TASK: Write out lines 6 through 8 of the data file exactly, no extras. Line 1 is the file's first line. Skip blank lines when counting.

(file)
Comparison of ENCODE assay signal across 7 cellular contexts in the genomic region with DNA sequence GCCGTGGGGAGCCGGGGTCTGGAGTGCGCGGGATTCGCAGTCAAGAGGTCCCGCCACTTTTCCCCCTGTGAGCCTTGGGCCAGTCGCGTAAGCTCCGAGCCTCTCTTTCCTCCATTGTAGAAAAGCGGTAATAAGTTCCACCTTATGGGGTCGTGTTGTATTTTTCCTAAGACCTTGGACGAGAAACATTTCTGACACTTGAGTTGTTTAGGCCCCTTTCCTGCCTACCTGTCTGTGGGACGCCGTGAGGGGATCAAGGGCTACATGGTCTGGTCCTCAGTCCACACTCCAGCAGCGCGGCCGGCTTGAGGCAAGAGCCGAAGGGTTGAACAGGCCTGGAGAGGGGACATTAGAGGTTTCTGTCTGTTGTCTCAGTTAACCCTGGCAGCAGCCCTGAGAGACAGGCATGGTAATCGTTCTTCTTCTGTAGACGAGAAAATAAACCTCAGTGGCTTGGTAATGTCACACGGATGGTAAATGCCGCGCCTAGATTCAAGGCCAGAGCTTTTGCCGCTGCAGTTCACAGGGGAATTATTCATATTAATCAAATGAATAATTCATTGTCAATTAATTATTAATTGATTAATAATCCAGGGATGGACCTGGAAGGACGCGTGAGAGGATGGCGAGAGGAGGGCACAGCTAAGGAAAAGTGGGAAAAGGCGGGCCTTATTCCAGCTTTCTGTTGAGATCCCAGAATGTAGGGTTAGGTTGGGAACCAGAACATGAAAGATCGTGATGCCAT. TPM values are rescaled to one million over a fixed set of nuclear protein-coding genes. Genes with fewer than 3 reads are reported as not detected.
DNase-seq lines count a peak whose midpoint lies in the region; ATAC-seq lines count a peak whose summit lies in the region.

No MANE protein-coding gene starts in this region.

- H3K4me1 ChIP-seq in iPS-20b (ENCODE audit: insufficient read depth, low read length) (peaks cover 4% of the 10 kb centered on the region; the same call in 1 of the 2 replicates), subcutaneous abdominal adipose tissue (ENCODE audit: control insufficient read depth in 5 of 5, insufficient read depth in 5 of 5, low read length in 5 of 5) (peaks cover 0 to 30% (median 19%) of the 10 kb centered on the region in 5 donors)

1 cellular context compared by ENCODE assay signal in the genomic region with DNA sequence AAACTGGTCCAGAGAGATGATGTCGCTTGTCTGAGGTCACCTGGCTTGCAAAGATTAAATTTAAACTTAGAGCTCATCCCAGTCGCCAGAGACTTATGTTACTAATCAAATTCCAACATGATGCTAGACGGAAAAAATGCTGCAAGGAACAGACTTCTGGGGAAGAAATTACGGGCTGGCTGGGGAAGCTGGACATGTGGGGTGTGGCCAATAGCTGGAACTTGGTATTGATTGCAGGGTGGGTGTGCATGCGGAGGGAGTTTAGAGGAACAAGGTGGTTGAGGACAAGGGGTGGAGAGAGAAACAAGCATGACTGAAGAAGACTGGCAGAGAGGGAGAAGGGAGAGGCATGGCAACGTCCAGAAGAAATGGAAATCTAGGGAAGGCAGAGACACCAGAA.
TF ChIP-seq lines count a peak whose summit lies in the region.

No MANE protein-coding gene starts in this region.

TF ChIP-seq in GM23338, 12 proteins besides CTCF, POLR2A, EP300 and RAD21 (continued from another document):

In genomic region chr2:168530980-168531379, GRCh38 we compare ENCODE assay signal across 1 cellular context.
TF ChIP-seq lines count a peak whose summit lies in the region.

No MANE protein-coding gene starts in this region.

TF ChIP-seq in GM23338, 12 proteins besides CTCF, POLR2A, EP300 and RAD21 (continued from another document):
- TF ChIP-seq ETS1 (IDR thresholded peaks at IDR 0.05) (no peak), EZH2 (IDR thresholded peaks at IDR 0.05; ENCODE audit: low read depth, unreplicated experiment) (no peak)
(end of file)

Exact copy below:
TF ChIP-seq lines count a peak whose summit lies in the region.

No MANE protein-coding gene starts in this region.

TF ChIP-seq in GM23338, 12 proteins besides CTCF, POLR2A, EP300 and RAD21 (continued from another document):